The first of three local LDS-related conferences scheduled this month began Thursday in Sandy, with speakers touching a broad range of topics including the faith's former priesthood ban for blacks and a retrospective on myths surrounding forged documents.
The eighth annual FAIR Conference is convened in the South Towne Expo Center through Friday, drawing scores of participants interested in the organization's mission, which is embodied in its title: The Foundation for Apologetic Information and Research.
The group "is dedicated to standing as a witness of Christ and his restored church," and addresses charges leveled at the doctrine, practices and leaders of The Church of Jesus Christ of Latter-day Saints, though it is not affiliated, owned or controlled by the church.
Marcus Martins, chairman of religious education at BYU-Hawaii, said he is often approached concerning his feelings on the LDS Church's priesthood ban on black members, which was rescinded in 1978 by then church President Spencer W. Kimball.
Martins is a native of Rio de Janeiro, and after his conversion to the LDS Church in 1972 became the first church member of black African descent to serve as a full-time LDS missionary when the priesthood ban was lifted.
"In my mind, the priesthood ban and its associated rationales were never a part of the everlasting gospel," but part of a "mortal law" that early church leaders felt "was the best approach at the time," he said.
His father, Elder Helvecio Martins, was the church's first black general authority, and was promised by President Kimball on two different occasions in the 1970s that at some point he would enjoy "all the blessings of the gospel," including the priesthood and LDS temple ordinances.
Though he has been subjected to some of the excuses perpetuated for the priesthood ban, including the idea that blacks were "less valiant" in pre-earth life or the "seed of Cain" who was cursed by God in Genesis, Martins maintains that some Latter-day Saints used the former ban as a "cover" for their own racist views. Such theories were simply "way off the mark," he said.
"Some of us even today harbor racist feelings. Conversion is a process . . . and to be converted to the notion that we are truly all brothers and sisters may take longer for some people than for others."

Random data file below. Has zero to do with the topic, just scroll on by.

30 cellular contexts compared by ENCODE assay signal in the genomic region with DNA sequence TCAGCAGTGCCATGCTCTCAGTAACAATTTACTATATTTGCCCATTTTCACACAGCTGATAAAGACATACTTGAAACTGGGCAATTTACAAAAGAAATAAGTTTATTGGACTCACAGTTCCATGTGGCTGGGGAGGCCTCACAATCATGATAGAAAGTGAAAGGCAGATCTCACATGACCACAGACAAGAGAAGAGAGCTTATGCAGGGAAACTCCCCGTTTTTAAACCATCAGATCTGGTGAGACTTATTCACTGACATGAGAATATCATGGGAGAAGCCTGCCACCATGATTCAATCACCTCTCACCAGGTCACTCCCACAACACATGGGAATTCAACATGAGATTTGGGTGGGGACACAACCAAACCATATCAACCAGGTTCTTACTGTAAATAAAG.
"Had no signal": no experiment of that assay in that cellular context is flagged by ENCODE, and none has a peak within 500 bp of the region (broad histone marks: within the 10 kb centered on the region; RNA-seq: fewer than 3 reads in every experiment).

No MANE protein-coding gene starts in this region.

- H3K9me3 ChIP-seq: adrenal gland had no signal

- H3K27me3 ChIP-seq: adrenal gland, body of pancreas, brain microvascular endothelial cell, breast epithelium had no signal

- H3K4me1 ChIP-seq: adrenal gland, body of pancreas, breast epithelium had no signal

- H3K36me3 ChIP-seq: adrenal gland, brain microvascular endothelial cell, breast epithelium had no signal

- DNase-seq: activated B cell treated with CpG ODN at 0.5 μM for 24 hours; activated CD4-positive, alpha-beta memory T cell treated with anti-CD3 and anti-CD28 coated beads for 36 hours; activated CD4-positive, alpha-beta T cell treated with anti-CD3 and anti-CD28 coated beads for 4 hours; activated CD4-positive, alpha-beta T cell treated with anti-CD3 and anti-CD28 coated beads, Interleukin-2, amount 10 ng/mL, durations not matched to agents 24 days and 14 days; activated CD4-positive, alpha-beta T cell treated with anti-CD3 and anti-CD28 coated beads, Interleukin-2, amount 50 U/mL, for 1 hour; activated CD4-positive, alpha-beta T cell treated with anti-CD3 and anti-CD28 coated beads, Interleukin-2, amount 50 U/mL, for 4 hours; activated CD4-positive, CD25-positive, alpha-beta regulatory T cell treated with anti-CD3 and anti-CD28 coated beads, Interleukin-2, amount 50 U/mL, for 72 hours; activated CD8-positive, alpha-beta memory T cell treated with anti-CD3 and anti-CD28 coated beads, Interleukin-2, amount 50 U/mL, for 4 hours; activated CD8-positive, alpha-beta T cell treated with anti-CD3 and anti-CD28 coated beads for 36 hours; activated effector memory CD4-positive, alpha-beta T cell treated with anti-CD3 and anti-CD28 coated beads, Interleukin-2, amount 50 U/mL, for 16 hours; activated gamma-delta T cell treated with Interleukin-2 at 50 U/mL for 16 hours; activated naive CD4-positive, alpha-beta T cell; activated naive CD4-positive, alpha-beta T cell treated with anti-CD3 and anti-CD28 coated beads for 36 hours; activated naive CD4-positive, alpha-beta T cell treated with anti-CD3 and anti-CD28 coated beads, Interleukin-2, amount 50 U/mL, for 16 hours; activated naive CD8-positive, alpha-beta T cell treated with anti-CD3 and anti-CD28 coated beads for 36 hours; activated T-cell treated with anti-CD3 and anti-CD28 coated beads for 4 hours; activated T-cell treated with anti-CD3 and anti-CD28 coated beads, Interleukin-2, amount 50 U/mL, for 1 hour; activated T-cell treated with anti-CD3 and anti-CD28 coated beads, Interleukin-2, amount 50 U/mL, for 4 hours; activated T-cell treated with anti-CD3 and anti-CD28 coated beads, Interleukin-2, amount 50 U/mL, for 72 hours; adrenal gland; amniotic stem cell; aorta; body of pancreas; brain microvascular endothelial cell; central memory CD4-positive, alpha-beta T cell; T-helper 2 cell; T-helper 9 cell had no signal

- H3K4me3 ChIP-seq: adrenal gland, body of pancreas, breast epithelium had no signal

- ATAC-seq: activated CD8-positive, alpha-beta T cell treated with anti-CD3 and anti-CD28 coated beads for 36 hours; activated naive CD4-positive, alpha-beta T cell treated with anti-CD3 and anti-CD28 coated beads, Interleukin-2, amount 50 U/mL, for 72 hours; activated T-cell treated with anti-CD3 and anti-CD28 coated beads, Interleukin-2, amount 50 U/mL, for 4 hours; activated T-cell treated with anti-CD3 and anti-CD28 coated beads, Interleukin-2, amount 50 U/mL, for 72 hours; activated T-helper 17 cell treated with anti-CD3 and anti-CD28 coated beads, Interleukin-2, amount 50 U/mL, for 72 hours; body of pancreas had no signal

As Joseph of Egypt was sold into bondage by his brothers in the Bible, so African Americans were sold into slavery by their spiritual brothers, he said. "Yet my existence, and the blessings and privileges I enjoy today, were the result of some of my ancestors being brought from somewhere in Africa as slaves."
He said he sees no reason for church leaders to apologize for the former ban, as some have suggested. "I've been telling people this is the time for activity, not activism." The world is full of people "unable to let go of the hatred of the past," he said, referencing religious conflicts in the Middle East.
For those who hang on to past hurts over the ban, he suggested they simply "be an example of the believers," as Paul taught in the New Testament.
"The church is governed by revelation. The ban was rescinded in 1978 and not any earlier," though he said there is evidence at least two church presidents before President Kimball had considered ending the ban.
"What falls on us now is to perpetuate whatever is good and improve it, if possible. We need to teach the lessons of the past without reopening old wounds."
During a session Thursday morning, former Salt Lake City Police forensics expert George Throckmorton and former colleague, Steve Mayfield, addressed several myths that persist some 20 years after convicted forger Mark Hofmann murdered two people with pipe bombs to cover his crimes.
Several of Hofmann's forgeries involved phony documents that questioned the origins of the LDS Church, and speculation ran rampant at the time that church leaders were trying to purchase them to keep them from public scrutiny.
"Whenever someone says that, I remind them that matches and paper shredders have been around for a long time," Mayfield said, drawing a laugh from the crowd. "If they were so intent on keeping them from the public, why would they buy and keep them?"
Some also believed that top LDS officials were pushing investigators to offer Hofmann a plea bargain to spare church authorities from having to testify at trial. Mayfield said that was not the case, and Throckmorton said he never had any contact with President Gordon B. Hinckley, who was then a counselor in the church's First Presidency.Two other long-standing LDS conferences are also scheduled this month: the Sunstone Symposium Aug. 9-12 (see accompanying story) and Education Week at Brigham Young University, Aug. 21-25.